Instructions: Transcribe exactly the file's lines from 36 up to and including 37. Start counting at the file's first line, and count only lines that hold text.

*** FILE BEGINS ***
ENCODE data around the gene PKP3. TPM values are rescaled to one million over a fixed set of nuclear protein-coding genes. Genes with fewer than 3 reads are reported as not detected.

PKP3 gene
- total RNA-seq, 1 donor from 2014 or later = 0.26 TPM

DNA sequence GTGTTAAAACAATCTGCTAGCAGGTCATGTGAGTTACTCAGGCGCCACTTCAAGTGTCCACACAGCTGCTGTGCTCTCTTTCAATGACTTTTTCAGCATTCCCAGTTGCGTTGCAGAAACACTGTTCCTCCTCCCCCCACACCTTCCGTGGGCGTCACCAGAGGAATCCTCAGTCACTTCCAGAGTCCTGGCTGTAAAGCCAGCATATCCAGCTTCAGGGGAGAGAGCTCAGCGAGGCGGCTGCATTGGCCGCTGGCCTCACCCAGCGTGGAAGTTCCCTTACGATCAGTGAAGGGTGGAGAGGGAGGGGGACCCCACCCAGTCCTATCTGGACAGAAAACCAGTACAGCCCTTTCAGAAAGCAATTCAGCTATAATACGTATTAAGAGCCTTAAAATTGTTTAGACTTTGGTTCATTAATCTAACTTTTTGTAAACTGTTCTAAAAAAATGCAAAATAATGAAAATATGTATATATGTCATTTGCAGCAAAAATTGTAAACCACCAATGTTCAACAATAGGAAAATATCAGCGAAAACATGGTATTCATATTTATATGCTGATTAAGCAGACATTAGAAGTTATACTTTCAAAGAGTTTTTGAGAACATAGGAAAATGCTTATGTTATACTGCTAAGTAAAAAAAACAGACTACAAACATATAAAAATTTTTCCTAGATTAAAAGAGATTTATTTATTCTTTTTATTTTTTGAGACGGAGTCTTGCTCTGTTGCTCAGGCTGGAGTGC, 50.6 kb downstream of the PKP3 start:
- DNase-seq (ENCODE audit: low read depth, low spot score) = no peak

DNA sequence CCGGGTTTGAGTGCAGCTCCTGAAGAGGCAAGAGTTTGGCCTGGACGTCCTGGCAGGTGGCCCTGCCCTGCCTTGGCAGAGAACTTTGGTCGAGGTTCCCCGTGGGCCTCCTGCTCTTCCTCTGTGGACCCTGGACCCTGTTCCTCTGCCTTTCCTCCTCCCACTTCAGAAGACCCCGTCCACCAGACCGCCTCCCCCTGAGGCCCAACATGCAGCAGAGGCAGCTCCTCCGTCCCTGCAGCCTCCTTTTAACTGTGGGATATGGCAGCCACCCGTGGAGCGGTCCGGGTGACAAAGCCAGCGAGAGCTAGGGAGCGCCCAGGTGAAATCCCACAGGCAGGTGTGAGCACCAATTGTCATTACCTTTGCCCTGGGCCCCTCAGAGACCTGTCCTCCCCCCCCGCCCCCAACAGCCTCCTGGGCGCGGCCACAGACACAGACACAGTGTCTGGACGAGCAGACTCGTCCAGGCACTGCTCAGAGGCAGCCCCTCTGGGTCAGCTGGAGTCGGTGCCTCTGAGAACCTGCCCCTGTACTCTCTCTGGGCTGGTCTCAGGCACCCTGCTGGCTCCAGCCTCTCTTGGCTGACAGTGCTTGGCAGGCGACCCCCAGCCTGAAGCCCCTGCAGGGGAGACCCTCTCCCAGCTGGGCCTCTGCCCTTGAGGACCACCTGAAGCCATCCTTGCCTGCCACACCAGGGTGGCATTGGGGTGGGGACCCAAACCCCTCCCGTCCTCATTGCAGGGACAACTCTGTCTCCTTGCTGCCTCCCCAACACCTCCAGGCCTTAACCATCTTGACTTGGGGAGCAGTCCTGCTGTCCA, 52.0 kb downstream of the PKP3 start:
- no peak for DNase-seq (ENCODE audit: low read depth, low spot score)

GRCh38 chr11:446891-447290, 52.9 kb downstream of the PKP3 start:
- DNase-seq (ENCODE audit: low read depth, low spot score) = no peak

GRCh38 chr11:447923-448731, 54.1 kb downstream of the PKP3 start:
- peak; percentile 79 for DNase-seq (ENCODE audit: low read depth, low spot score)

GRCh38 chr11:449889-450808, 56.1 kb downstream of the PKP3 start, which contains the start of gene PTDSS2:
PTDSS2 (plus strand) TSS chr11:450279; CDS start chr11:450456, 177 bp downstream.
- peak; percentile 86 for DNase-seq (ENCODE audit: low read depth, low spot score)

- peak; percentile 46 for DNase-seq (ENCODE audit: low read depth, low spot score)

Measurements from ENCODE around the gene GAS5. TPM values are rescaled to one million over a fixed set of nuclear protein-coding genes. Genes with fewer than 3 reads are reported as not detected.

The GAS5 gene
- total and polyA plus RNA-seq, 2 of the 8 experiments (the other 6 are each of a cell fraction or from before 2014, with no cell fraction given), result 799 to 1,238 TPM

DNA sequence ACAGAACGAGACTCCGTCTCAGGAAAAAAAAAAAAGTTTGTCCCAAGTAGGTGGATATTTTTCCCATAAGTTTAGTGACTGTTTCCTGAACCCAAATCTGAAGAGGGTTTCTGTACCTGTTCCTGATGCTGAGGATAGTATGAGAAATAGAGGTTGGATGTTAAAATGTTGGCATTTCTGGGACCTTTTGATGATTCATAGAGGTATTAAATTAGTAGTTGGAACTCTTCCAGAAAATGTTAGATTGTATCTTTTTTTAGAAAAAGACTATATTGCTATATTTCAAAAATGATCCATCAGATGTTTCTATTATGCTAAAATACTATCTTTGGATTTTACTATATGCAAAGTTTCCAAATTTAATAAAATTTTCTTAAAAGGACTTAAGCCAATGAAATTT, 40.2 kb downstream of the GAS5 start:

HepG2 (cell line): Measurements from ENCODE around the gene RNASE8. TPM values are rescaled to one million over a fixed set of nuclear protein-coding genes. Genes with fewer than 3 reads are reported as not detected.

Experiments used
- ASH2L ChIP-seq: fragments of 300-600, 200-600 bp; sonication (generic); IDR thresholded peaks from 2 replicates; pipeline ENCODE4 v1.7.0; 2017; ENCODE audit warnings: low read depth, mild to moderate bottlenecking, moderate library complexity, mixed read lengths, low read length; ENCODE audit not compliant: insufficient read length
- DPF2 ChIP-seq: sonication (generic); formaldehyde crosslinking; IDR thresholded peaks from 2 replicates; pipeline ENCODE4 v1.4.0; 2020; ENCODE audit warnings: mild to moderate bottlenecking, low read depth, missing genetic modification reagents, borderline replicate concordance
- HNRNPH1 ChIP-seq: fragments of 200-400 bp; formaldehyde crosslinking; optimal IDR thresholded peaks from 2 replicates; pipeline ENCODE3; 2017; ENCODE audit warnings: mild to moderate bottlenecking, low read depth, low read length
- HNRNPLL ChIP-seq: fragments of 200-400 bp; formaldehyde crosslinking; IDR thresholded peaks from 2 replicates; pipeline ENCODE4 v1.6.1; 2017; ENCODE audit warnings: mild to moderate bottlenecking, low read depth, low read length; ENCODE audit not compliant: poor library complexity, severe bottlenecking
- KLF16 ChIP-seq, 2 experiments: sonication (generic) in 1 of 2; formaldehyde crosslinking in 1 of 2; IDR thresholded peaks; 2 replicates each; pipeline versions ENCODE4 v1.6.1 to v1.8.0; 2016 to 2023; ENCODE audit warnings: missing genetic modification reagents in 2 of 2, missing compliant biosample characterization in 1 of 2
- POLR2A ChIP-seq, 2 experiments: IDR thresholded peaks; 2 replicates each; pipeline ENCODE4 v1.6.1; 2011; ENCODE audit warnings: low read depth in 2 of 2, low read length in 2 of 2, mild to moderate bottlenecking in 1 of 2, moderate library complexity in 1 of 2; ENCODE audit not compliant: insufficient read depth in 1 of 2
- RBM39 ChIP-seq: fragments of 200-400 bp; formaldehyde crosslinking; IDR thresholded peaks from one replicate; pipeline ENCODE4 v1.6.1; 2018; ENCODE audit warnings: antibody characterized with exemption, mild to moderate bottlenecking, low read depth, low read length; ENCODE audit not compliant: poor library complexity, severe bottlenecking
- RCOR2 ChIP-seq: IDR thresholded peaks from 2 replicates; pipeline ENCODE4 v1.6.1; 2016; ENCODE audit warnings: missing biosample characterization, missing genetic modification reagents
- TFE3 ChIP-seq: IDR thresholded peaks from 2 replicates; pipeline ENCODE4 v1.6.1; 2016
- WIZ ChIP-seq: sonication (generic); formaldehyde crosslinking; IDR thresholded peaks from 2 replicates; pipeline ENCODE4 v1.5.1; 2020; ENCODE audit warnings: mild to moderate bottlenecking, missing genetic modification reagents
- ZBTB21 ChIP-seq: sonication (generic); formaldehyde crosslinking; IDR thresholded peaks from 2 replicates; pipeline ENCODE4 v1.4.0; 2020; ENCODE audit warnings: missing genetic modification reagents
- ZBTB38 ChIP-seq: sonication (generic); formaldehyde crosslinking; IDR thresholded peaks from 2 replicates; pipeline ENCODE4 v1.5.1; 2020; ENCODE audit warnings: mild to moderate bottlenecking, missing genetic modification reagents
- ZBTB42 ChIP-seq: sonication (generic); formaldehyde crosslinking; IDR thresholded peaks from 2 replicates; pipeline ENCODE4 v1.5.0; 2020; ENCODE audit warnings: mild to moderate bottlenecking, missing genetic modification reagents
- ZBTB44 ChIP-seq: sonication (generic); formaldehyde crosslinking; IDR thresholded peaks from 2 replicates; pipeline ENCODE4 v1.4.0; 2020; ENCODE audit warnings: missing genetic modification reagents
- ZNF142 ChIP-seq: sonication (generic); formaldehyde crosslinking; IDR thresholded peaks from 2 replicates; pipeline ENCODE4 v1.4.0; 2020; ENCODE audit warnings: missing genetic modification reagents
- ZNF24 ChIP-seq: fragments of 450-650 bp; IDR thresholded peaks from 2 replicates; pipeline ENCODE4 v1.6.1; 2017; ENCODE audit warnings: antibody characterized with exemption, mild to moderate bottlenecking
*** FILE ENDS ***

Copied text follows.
- ZNF142 ChIP-seq: sonication (generic); formaldehyde crosslinking; IDR thresholded peaks from 2 replicates; pipeline ENCODE4 v1.4.0; 2020; ENCODE audit warnings: missing genetic modification reagents
- ZNF24 ChIP-seq: fragments of 450-650 bp; IDR thresholded peaks from 2 replicates; pipeline ENCODE4 v1.6.1; 2017; ENCODE audit warnings: antibody characterized with exemption, mild to moderate bottlenecking